There are two great Carlos Sainz traits you need to look beyond the black-and-white results of his Formula 1 career to understand.
The first is his racing personality. OK, we’re cheating and classing this as one thing, when it’s really a mix of his intelligence, work ethic, love of driving and affability. But his personality is the sum of those parts (and more).
The second is his adaptability. Sainz’s wet-weather prowess and feel in low-grip conditions is extraordinary at times and that makes him a great contender to pull something special out the bag when things get tricky.
Perhaps none of that should be particularly surprising for the son of a rally legend and, to this day, the consummate motorsport professional.
“It’s inevitable that I’m gonna end up being a very similar kind of driver and character to my dad because we spend so much time together in my racing career, and I’ve been so long with him and he’s been my mentor and my advisor all my career,” Sainz says when asked by The Race about their shared characteristics on-track and off it.
“Inevitably, I’m going to tend to have a philosophy of racing and a philosophy of life, relatively similar to him.
“Obviously as I grew older, I also have my own character. Which actually is a bit more similar to my mum’s than to him!”
That’s probably the laid-back side of Sainz away from racing. Where he so closely mirrors his father is very much as the rounded racing professional.
Sharing a name was always going to tie Carlos to… Carlos. Being his father’s son always gave him a fighting chance of reflecting his best attributes as well.
But the contrasting fortunes of the litter of second (and third!) generation drivers over the last few decades shows that the apple doesn’t always fall so close to the tree.
In the case of the Sainz, father and son are two of a kind: talented and hard-working men, who are likeable characters, and who are very, very good at making relationships because they never underestimate someone’s value.
Underpinning all of that is simply that they love to drive.
“He’s always told me that he’s enjoyed racing a lot in his career,” says Sainz of his 59-year-old, two-time World Rally champion father who is still so competitive he won last year’s Dakar Rally.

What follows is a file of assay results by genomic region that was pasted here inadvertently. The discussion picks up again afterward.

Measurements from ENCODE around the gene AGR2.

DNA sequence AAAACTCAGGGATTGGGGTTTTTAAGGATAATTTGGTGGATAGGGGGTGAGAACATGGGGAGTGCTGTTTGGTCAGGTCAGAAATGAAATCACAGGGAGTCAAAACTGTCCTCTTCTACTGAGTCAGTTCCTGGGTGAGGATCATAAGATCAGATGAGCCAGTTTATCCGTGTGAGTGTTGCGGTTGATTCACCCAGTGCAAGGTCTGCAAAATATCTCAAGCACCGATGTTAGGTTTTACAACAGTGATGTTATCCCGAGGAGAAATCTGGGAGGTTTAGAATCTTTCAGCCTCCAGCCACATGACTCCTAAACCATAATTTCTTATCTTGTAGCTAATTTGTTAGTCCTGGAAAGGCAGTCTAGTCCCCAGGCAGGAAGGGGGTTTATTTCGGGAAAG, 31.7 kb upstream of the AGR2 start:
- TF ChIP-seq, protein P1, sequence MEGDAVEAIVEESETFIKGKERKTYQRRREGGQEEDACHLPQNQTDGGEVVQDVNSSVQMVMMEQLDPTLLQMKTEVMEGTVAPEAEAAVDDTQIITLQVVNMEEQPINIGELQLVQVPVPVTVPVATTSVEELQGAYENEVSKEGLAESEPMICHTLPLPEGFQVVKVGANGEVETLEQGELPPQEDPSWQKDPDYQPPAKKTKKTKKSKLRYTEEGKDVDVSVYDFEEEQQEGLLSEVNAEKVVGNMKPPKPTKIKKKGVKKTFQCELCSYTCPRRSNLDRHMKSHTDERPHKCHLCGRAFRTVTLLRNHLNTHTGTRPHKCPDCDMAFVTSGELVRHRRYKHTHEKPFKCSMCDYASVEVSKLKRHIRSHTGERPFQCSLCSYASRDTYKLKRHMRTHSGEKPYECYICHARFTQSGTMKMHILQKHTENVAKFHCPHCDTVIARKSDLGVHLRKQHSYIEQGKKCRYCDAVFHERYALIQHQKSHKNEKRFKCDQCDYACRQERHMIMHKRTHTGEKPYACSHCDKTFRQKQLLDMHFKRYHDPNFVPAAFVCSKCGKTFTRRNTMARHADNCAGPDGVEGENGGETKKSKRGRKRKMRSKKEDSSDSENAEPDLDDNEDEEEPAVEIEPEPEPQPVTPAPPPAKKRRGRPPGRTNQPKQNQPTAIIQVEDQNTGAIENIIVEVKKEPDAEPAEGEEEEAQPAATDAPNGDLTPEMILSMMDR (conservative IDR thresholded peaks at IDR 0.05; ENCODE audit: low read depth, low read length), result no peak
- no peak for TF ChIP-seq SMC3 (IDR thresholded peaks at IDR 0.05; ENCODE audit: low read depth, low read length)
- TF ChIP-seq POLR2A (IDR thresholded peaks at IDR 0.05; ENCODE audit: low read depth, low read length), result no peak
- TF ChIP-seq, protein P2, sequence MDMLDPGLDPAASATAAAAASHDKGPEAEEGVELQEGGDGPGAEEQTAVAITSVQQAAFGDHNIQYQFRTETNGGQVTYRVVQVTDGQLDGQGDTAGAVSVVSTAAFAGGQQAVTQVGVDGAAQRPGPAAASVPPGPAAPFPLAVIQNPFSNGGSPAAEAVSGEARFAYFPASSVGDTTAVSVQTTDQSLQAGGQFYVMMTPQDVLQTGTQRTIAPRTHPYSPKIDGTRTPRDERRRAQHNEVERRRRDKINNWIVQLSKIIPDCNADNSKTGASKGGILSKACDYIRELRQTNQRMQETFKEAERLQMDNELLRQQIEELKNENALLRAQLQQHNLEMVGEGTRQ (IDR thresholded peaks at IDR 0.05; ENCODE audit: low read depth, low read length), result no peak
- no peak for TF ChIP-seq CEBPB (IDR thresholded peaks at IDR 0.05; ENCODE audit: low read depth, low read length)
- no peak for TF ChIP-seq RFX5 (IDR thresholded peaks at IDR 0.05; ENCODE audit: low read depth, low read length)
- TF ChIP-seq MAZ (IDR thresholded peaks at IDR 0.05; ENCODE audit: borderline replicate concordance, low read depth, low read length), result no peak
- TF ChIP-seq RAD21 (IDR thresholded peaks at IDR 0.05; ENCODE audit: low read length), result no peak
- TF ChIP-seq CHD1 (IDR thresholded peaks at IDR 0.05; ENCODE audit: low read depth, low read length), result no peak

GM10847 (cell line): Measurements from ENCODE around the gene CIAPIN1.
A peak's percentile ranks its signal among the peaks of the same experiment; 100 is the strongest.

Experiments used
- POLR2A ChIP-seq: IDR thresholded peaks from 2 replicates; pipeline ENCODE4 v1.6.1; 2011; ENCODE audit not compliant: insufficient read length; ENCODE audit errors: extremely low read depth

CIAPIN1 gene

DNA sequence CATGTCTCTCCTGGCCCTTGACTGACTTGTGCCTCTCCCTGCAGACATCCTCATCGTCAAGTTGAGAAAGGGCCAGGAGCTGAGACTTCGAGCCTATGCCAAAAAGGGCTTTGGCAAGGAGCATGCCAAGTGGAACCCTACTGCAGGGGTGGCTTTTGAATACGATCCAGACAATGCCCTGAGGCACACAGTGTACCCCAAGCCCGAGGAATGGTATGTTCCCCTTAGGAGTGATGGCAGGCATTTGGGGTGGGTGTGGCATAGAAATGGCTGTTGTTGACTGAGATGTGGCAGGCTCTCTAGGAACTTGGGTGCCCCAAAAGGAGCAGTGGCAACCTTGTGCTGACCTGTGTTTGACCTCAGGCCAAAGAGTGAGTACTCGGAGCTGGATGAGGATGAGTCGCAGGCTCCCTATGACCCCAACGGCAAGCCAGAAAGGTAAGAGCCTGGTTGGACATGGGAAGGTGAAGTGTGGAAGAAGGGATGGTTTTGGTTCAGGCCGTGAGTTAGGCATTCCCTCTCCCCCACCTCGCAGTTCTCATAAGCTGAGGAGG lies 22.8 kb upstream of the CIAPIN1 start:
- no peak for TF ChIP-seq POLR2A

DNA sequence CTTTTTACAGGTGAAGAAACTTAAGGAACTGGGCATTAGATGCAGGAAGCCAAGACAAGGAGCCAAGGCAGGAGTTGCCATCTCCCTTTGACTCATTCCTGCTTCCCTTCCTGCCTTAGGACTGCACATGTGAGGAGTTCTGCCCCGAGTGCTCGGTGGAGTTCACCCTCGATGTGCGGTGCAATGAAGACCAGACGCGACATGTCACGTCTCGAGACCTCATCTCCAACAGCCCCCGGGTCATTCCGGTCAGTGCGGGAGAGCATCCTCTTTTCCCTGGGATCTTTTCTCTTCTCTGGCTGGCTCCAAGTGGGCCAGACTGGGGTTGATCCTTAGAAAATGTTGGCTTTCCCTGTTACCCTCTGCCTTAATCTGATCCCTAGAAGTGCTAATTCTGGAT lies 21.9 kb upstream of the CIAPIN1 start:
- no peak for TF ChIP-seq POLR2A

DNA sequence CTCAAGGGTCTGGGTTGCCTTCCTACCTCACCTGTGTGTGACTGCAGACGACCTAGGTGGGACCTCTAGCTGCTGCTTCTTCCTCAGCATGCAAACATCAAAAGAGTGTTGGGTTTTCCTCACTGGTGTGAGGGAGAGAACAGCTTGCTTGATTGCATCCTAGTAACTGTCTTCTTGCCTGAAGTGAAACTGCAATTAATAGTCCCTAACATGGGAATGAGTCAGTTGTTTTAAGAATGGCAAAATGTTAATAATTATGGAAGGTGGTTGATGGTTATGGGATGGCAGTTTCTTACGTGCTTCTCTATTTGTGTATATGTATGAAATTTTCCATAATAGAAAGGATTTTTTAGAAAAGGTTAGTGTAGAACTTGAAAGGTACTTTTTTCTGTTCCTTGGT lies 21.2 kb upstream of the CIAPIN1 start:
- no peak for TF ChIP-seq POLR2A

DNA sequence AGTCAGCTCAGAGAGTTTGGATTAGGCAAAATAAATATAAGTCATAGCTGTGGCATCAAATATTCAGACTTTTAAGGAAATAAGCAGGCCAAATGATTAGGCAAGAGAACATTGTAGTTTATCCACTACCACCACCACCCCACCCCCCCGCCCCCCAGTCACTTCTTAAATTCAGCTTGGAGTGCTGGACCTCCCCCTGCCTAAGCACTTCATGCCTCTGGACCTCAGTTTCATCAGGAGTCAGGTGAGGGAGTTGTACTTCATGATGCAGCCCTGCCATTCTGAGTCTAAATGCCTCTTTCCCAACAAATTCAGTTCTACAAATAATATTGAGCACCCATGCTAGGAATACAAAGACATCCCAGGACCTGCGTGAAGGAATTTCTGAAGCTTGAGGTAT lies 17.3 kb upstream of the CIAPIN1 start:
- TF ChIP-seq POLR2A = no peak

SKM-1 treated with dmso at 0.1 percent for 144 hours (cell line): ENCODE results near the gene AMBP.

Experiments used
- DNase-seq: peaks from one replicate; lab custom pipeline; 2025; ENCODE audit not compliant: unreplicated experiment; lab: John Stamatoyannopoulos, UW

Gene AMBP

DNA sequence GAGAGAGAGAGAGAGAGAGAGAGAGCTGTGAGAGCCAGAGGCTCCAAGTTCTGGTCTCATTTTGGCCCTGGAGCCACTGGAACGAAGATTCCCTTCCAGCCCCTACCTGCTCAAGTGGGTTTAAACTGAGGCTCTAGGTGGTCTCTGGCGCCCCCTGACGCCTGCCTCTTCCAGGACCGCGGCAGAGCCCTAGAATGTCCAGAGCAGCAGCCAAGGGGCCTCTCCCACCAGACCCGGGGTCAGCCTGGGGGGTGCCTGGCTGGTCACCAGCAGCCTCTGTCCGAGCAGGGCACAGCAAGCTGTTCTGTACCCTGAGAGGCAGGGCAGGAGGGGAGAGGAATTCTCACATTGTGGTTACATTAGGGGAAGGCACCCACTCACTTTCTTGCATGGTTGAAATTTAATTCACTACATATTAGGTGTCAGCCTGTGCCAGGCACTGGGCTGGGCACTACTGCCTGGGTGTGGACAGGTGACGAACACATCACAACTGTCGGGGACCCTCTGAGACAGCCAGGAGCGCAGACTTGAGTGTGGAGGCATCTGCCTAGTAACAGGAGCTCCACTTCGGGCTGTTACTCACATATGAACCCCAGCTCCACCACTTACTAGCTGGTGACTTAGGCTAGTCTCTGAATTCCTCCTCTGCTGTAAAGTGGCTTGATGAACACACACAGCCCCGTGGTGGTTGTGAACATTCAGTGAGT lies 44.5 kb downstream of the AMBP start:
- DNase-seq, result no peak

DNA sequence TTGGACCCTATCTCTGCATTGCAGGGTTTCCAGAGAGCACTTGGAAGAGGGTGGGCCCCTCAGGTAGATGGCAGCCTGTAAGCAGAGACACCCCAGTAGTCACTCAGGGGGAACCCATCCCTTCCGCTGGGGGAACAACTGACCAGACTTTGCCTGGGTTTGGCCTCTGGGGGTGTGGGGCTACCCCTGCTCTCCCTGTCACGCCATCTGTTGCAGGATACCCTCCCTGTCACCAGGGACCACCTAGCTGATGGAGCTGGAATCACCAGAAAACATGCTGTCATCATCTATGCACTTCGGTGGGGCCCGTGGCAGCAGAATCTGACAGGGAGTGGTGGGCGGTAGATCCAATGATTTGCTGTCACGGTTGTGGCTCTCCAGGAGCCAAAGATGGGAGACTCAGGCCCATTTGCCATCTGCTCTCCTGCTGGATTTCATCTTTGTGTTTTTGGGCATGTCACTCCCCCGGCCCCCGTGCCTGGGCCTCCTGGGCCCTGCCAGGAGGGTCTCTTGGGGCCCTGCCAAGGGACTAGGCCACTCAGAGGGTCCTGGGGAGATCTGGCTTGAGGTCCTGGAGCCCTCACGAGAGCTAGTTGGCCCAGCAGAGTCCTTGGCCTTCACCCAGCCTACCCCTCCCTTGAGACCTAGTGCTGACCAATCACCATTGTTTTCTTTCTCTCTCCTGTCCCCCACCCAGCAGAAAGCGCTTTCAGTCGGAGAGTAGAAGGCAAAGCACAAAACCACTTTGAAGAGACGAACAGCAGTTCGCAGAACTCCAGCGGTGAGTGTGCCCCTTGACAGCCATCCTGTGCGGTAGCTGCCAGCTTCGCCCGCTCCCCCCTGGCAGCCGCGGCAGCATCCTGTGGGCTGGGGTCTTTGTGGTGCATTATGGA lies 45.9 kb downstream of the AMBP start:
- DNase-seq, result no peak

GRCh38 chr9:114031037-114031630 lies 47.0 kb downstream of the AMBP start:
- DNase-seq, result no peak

“That is what is keeping him also racing at nearly the age of 60.
“You can imagine that you must like a lot racing, and you must like a lot rallying or the Dakar rally, to keep risking your life – with everything you’ve done in life and still at 60 years of age, you still go to the Dakar and try and win it, no?
“I guess he transmits to me very well that passion for motorsport. And I say motorsport because I also loved rallying, I loved driving on ice. I love everything that has a steering wheel and two pedals.
“I’m just the first one to jump in and try and be as fast or faster than him.”
Sainz once told a story of how his father came home one day to see his two-year-old son doing Scandinavian flicks in a battery-powered toy car.
And later, as a young teenager, he followed his father to an ice-driving experience in Porsches and was getting close to his times after several laps of the course – only for Carlos Sr to then declare they’d do the course in reverse. In rallying, after all, you don’t have the benefit of so many consecutive laps…
Such experiences aren’t available to every young driver and Sainz knows that. He’s very grateful for it. Because this wasn’t just a case of father-and-son hooning around together and the younger Sainz becoming a better driver by chance. Once he made it clear he was keen to go down that path his father was the perfect guide.
“I was always trying to adapt to whatever he has given me,” says Sainz.
“I have been very lucky in the past to be able to drive rally cars since a very young age. I have been very lucky to always be on top of a go-kart or anything else.
“He was always challenging me to change my style, to change my way of driving, to be good at rallying and then going back to karting, always forcing me to go out on slicks in the wet, and making sure I tried doing a lap on slicks in the wet – then put the rain tyres and go, try different tyre pressures, try different set-ups.
“That’s where you will win a race, and you will surprise everyone.”
Perhaps what’s so interesting about this particular father-and-son dynamic is there’s an awful lot of privilege and opportunity but practically zero sign of the nasty side-effects that usually come with that: no sense of entitlement, no air of ‘you’re not worth my time’.
There’s a very quiet and respectful way about the Sainzes that sets them apart. Where other drivers – and their fathers! – can easily seem arrogant and in your face, these are miles from that.